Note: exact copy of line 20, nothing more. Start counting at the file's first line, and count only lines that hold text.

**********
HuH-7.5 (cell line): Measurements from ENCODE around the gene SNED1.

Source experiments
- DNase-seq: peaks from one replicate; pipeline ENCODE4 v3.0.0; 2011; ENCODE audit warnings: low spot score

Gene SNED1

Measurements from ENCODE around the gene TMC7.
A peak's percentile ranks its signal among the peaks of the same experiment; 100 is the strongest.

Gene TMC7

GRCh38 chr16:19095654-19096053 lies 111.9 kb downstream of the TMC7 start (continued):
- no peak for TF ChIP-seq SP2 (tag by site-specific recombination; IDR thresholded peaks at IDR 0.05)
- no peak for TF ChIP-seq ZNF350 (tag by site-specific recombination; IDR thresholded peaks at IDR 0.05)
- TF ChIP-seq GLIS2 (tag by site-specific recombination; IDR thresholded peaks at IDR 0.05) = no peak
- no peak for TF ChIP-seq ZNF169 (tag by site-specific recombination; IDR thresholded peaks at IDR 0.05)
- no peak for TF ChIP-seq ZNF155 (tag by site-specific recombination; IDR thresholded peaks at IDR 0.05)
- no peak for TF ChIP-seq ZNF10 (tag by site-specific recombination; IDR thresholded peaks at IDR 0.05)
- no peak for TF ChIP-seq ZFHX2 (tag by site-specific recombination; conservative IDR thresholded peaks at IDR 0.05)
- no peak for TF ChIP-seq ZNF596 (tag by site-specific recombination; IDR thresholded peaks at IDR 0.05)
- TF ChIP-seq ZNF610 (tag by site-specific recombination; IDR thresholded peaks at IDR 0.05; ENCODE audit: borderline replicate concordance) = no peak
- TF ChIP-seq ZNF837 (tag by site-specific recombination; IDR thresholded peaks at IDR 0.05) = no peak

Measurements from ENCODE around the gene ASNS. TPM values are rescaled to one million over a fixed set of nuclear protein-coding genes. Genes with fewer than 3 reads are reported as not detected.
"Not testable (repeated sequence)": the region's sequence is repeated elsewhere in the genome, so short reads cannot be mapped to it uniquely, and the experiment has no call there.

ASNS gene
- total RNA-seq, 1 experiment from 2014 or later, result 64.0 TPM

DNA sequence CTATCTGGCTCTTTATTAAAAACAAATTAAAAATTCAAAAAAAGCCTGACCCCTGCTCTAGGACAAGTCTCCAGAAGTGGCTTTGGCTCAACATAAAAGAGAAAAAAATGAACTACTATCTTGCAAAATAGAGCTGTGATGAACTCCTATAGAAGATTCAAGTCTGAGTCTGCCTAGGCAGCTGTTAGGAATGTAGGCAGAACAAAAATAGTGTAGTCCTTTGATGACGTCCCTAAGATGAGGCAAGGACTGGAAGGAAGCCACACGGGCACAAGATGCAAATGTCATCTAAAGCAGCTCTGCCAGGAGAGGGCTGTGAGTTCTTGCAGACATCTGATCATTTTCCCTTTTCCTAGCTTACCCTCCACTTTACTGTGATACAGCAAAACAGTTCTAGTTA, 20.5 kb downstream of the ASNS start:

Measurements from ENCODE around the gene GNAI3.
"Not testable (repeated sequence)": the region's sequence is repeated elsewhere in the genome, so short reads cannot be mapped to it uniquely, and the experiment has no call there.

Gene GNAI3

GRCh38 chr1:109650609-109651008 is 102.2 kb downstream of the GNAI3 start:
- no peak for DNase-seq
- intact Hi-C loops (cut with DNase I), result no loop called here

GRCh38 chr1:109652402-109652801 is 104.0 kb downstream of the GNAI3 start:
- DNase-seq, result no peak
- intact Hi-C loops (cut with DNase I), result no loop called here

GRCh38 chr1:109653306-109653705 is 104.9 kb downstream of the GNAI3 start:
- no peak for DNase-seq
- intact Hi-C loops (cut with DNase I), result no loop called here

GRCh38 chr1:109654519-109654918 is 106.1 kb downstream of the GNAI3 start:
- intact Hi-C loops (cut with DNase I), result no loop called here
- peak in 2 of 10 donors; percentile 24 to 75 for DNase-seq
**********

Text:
"Not testable (repeated sequence)": the region's sequence is repeated elsewhere in the genome, so short reads cannot be mapped to it uniquely, and the experiment has no call there.